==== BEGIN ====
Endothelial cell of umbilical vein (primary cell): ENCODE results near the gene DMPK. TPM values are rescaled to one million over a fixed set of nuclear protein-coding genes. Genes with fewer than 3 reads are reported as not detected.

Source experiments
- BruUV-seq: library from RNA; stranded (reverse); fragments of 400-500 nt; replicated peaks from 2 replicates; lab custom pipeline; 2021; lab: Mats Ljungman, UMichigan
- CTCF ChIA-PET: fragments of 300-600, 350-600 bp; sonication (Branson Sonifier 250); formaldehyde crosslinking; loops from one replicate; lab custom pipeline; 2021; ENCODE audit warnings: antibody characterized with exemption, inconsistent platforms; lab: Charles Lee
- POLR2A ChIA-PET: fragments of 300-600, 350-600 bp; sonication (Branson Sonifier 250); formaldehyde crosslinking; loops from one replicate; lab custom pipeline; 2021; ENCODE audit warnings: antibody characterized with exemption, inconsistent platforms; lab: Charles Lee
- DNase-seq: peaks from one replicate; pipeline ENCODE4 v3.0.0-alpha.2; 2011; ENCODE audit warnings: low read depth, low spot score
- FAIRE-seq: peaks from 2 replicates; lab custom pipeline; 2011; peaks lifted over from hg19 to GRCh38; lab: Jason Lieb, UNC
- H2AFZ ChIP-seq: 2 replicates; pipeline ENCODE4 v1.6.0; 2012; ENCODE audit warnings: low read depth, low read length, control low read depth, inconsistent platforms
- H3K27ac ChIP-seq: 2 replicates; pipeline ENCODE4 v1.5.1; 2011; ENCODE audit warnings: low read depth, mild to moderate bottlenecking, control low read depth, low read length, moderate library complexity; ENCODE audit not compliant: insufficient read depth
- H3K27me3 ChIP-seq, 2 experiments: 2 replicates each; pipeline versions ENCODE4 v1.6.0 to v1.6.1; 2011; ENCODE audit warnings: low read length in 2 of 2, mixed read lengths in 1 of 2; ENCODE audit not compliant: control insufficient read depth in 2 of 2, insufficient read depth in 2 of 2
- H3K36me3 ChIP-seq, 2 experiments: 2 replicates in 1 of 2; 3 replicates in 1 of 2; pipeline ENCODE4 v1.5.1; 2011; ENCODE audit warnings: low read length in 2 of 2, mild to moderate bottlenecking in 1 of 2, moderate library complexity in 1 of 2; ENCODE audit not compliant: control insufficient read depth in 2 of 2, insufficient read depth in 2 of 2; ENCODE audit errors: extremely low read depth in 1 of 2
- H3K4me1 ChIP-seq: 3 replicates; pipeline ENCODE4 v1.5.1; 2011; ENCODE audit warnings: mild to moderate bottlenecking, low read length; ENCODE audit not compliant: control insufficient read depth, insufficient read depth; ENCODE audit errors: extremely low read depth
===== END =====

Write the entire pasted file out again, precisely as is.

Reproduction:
Endothelial cell of umbilical vein (primary cell): ENCODE results near the gene DMPK. TPM values are rescaled to one million over a fixed set of nuclear protein-coding genes. Genes with fewer than 3 reads are reported as not detected.

Source experiments
- BruUV-seq: library from RNA; stranded (reverse); fragments of 400-500 nt; replicated peaks from 2 replicates; lab custom pipeline; 2021; lab: Mats Ljungman, UMichigan
- CTCF ChIA-PET: fragments of 300-600, 350-600 bp; sonication (Branson Sonifier 250); formaldehyde crosslinking; loops from one replicate; lab custom pipeline; 2021; ENCODE audit warnings: antibody characterized with exemption, inconsistent platforms; lab: Charles Lee
- POLR2A ChIA-PET: fragments of 300-600, 350-600 bp; sonication (Branson Sonifier 250); formaldehyde crosslinking; loops from one replicate; lab custom pipeline; 2021; ENCODE audit warnings: antibody characterized with exemption, inconsistent platforms; lab: Charles Lee
- DNase-seq: peaks from one replicate; pipeline ENCODE4 v3.0.0-alpha.2; 2011; ENCODE audit warnings: low read depth, low spot score
- FAIRE-seq: peaks from 2 replicates; lab custom pipeline; 2011; peaks lifted over from hg19 to GRCh38; lab: Jason Lieb, UNC
- H2AFZ ChIP-seq: 2 replicates; pipeline ENCODE4 v1.6.0; 2012; ENCODE audit warnings: low read depth, low read length, control low read depth, inconsistent platforms
- H3K27ac ChIP-seq: 2 replicates; pipeline ENCODE4 v1.5.1; 2011; ENCODE audit warnings: low read depth, mild to moderate bottlenecking, control low read depth, low read length, moderate library complexity; ENCODE audit not compliant: insufficient read depth
- H3K27me3 ChIP-seq, 2 experiments: 2 replicates each; pipeline versions ENCODE4 v1.6.0 to v1.6.1; 2011; ENCODE audit warnings: low read length in 2 of 2, mixed read lengths in 1 of 2; ENCODE audit not compliant: control insufficient read depth in 2 of 2, insufficient read depth in 2 of 2
- H3K36me3 ChIP-seq, 2 experiments: 2 replicates in 1 of 2; 3 replicates in 1 of 2; pipeline ENCODE4 v1.5.1; 2011; ENCODE audit warnings: low read length in 2 of 2, mild to moderate bottlenecking in 1 of 2, moderate library complexity in 1 of 2; ENCODE audit not compliant: control insufficient read depth in 2 of 2, insufficient read depth in 2 of 2; ENCODE audit errors: extremely low read depth in 1 of 2
- H3K4me1 ChIP-seq: 3 replicates; pipeline ENCODE4 v1.5.1; 2011; ENCODE audit warnings: mild to moderate bottlenecking, low read length; ENCODE audit not compliant: control insufficient read depth, insufficient read depth; ENCODE audit errors: extremely low read depth